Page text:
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For Decision Makers

The information provided in this section provides first time and other inexperienced FOI decision makers with a general overview of the steps involved in the FOI decision making process. It is not intended to provide a comprehensive guide to processing FOI requests or to take the place of specialist advice. While there are overarching principles which guide decision makers in relation to FOI requests all FOI applications must be processed on an individual basis.

The Act

The Freedom of Information Act (1982) (the Act) provides a legally enforceable right of access to documents in the possession of Government Agencies and Ministers.

Agencies must:

  • provide every assistance to identify the documents requested; and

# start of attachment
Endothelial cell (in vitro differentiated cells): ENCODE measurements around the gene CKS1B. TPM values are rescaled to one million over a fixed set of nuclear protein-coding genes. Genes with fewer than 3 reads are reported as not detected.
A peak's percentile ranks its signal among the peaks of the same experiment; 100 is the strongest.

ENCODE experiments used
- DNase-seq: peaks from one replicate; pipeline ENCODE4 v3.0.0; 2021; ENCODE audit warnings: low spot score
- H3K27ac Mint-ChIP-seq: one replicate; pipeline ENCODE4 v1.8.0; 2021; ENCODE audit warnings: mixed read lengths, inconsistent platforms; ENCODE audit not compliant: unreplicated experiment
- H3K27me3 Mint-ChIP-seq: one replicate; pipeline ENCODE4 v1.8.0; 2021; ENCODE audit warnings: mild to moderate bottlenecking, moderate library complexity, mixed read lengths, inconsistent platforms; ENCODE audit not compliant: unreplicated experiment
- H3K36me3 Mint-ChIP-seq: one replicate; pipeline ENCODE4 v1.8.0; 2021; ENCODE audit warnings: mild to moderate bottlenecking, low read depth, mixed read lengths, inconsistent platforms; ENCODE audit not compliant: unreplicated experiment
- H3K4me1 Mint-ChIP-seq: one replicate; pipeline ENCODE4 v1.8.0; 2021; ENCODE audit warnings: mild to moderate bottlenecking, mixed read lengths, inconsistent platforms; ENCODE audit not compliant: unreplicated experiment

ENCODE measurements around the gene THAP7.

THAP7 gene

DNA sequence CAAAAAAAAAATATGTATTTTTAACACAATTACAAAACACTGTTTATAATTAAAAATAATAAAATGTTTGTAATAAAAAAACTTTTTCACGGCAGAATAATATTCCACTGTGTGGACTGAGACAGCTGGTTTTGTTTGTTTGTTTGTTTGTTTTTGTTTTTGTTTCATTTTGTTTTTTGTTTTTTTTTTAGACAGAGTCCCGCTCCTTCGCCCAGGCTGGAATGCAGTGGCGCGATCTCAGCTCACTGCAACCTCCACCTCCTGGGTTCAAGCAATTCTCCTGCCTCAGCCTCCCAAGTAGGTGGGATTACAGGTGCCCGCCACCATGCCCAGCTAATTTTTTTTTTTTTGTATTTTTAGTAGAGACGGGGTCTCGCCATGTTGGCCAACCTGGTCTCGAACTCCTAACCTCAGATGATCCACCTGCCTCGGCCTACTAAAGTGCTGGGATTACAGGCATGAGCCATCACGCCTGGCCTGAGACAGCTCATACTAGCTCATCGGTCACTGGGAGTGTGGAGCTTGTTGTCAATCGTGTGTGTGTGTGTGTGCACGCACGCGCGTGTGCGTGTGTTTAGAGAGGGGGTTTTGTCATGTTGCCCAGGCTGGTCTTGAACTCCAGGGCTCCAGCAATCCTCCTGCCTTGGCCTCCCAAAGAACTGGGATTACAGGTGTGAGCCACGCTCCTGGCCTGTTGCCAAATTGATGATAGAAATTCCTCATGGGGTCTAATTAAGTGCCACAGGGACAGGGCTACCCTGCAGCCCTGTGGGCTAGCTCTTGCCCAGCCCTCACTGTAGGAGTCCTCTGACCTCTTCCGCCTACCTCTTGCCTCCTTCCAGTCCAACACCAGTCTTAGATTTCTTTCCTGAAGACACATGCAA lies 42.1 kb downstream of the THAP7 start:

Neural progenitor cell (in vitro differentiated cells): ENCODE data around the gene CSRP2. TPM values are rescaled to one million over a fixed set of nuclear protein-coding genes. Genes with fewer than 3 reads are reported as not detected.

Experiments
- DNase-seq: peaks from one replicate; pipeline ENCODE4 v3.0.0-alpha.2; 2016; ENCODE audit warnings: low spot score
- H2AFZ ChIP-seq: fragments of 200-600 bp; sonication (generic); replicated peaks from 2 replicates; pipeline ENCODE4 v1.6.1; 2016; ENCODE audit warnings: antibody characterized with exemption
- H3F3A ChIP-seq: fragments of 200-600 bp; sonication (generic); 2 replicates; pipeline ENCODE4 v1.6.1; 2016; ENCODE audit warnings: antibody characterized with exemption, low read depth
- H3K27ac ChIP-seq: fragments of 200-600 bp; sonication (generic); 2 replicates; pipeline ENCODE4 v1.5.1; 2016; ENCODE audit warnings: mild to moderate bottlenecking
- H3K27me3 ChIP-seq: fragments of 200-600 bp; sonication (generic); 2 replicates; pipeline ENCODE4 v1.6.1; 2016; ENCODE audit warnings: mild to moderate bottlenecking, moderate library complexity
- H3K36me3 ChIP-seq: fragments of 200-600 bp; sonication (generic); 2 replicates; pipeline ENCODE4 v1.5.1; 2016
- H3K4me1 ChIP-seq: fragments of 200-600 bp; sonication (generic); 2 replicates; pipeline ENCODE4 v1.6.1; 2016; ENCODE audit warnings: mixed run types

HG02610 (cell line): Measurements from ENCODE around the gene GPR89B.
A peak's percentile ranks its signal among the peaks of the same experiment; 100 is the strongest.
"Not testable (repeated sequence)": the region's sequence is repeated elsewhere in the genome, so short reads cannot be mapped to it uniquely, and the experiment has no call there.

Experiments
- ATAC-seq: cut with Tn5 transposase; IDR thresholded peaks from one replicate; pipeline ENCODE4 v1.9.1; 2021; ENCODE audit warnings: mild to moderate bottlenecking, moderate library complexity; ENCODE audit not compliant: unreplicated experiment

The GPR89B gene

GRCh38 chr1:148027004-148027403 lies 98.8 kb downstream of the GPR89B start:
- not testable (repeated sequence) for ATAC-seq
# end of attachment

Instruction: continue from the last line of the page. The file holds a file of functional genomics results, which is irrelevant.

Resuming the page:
• make the maximum amount of information available promptly and inexpensively.

An applicant is not entitled to documents which:

  • are exempt;
  • are outside the scope of the request;
  • are publicly available (for inspection or purchase); or,
  • came into existence prior to 5 July 1978 (for most agencies) or 1 January 1989 (for documents held by Councils) unless they are documents relating to the personal affairs of the applicant (there is no time limit for these documents).


Section 21 of the Act states that agencies shall take all reasonable steps to notify an applicant of a decision on a request as soon as possible but in any case not later than 30 days or more if the timeframe is extended (eg. due to mandatory consultation) after the receipt of the request. The 30 days refer to calendar days (including week-ends and public holidays) not working days. The time period commences when a valid request is received by the agency not when it is received by the FOI Officer, so it is important that internal processes are in place to ensure that FOI requests are sent promptly to the FOI Officer.